- Contributed by
- People in story:
- Major Tom Averill TDRA
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- Background to story:
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- Contributed on:
- 02 February 2005
Before the 67th Field Regiment left Tunis and Cap Bon in North Africa it took part in mountain warfare training in October 1943 at the French Artillery camp at Bou Ficha then in November we moved towards Bizerta, split into three groups and made for Naples and Toranto. The last group were delayed and we did not leave until December 3rd.
En route we sailed past Mount Etna and Stromboli, which was erupting, and was quite a sight. Vesuvious was quiet.
On December 10th we had moved by road to Minervino and were preparing for Christmas; with rumours in the background that we were, in Senior Commanders minds, due for a special assignment and training with the 5th Army and American 6th Corps. We had just got over Christmas, which was well supplied with Turkey and wine when on New Year's eve I was placed in charge of a large column of vehicles and guns and was ordered to paint out the white Divisional signs on the vehicles and proceed north, this I did for some considerable distance and then returned to discover that our objective was still undecided.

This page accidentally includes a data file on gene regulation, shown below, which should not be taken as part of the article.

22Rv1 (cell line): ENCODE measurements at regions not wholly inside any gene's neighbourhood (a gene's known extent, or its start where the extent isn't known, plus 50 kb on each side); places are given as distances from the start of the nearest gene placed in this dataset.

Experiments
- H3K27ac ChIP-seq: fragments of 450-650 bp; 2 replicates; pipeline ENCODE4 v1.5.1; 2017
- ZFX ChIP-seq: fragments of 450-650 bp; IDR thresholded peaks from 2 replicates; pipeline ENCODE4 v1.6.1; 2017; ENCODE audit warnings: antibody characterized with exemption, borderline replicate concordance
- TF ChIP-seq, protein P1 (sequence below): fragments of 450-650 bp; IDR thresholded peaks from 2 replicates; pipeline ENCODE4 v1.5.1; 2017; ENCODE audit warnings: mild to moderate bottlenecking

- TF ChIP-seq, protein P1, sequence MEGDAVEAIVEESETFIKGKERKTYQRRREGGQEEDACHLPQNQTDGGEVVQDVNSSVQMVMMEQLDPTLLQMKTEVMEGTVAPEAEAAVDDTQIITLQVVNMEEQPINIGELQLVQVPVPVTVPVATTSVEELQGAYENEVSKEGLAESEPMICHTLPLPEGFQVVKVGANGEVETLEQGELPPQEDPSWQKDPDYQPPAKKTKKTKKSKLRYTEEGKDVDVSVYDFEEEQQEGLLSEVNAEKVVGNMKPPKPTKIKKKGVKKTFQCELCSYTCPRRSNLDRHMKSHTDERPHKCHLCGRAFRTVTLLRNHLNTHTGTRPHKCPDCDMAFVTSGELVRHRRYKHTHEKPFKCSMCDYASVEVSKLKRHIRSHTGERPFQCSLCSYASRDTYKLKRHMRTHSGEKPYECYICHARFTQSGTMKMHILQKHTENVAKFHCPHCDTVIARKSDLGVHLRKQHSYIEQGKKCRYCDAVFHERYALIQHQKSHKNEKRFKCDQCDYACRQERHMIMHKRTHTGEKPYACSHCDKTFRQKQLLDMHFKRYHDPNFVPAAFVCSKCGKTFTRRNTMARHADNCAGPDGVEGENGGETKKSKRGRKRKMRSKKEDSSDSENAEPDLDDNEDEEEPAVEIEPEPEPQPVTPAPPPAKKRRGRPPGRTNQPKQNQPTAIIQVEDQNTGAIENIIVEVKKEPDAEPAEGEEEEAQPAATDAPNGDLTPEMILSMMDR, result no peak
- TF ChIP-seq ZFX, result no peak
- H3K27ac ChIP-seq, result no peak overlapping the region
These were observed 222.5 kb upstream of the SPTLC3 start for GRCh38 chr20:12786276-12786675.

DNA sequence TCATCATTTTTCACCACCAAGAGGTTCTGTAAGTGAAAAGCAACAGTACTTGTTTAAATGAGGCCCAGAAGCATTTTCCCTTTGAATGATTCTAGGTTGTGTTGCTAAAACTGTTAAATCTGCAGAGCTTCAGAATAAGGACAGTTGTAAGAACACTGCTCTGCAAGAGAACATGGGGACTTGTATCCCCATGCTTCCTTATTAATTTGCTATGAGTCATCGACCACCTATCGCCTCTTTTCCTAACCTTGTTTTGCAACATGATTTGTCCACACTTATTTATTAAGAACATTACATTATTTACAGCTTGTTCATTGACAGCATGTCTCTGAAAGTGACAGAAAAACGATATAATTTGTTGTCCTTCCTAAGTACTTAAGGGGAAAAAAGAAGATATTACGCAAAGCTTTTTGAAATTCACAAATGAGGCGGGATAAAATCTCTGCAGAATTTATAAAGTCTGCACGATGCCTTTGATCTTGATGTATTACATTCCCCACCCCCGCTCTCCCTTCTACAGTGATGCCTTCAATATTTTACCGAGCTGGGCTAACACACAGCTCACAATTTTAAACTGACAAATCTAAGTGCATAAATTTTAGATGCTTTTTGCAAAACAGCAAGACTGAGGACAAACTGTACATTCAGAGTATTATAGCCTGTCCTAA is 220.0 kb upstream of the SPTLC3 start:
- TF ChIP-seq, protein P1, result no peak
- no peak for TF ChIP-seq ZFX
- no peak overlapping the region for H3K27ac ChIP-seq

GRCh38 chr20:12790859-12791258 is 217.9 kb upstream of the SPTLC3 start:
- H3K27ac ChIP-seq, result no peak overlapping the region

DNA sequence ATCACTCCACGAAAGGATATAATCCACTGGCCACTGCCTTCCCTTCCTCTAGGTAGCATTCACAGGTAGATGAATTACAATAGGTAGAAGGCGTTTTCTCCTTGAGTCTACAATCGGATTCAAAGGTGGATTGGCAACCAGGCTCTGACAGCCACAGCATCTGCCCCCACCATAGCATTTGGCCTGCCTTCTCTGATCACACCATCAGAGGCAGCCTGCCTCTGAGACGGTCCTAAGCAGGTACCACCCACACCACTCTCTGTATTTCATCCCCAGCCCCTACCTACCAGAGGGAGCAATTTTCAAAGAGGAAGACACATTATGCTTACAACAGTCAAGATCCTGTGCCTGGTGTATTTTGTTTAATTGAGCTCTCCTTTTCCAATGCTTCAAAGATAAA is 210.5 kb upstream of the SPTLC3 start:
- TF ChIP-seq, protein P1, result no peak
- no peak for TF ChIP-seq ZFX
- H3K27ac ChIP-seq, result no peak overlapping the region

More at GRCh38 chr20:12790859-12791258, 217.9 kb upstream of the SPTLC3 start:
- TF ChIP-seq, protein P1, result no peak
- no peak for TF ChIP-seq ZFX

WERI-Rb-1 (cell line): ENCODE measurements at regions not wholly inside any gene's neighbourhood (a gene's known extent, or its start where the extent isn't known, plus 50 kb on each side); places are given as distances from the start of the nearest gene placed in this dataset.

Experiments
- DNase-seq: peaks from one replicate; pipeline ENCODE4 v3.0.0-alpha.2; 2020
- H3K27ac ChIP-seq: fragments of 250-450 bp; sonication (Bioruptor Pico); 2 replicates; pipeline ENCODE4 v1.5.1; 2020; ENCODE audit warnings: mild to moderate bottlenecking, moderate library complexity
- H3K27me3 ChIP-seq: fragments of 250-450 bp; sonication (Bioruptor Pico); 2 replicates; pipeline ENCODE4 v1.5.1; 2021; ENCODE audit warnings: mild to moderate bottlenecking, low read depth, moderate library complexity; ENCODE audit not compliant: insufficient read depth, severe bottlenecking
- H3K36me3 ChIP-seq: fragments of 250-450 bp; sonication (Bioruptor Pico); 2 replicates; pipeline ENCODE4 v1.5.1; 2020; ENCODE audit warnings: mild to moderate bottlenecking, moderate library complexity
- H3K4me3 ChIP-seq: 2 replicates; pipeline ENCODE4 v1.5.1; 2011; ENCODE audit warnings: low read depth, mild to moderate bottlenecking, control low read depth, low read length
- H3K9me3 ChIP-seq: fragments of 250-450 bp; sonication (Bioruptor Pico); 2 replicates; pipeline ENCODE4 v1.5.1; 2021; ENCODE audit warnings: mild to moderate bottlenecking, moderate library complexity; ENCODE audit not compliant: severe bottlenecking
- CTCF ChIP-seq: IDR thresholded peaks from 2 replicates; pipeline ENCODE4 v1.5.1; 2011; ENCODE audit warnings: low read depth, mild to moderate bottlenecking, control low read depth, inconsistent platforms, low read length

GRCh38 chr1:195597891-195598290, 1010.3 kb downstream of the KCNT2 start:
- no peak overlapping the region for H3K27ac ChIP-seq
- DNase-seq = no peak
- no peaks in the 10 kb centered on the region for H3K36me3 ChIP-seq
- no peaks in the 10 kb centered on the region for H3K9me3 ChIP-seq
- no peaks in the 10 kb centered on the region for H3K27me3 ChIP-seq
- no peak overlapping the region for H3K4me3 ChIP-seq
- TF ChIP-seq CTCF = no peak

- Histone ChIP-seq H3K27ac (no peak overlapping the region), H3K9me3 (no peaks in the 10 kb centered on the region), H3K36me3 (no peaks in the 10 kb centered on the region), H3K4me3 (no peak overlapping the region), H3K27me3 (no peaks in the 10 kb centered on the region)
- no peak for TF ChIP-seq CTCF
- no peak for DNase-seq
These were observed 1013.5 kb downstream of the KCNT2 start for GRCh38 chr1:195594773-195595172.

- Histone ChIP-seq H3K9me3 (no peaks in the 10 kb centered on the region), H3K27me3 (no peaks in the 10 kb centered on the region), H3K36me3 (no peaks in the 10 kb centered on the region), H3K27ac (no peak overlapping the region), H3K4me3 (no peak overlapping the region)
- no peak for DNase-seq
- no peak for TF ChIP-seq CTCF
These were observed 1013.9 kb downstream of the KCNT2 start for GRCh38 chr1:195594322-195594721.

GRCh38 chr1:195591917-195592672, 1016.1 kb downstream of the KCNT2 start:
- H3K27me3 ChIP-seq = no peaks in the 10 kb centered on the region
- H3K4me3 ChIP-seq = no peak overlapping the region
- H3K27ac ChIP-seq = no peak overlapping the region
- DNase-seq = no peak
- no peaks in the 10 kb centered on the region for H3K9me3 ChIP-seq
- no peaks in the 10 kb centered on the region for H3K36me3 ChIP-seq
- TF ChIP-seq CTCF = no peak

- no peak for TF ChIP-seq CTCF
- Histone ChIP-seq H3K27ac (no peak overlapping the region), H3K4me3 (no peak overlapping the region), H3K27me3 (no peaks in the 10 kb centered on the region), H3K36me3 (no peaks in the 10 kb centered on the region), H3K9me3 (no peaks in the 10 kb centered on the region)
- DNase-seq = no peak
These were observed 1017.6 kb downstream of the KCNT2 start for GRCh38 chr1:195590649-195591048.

THE BUILD UP.
However the presence of DUKWS (Amphibious vehicles) and L.S.T's (Landing ship tanks) at Salerno put our minds to boggle.
These American driven vehicles were designed to ferry 105mm Field Guns which were narrower than our 25 PDR'S (POUNDERS)
and so work was going on to widen them to facilitate loading and unloading.
When completed we did some practice runs, including driving in and out of the L.S.T's My troop were highly commended by the Army Commander who said if the actual operation went as smoothly as theirs there would be no worries. We had discovered that the main thing was that the drivers should not rush it, especially with a gun, limber and seven men aboard. Gas capes with the waist firmly tied were used as life jackets, tin helmets as baling utensils when the pumps ceased to operate. I remember all these incidents, as if it were yesterday.
Also included in the assault force were Bofor Ack Ack guns and small mobile cranes for lifting the guns and stores in and out of the boats.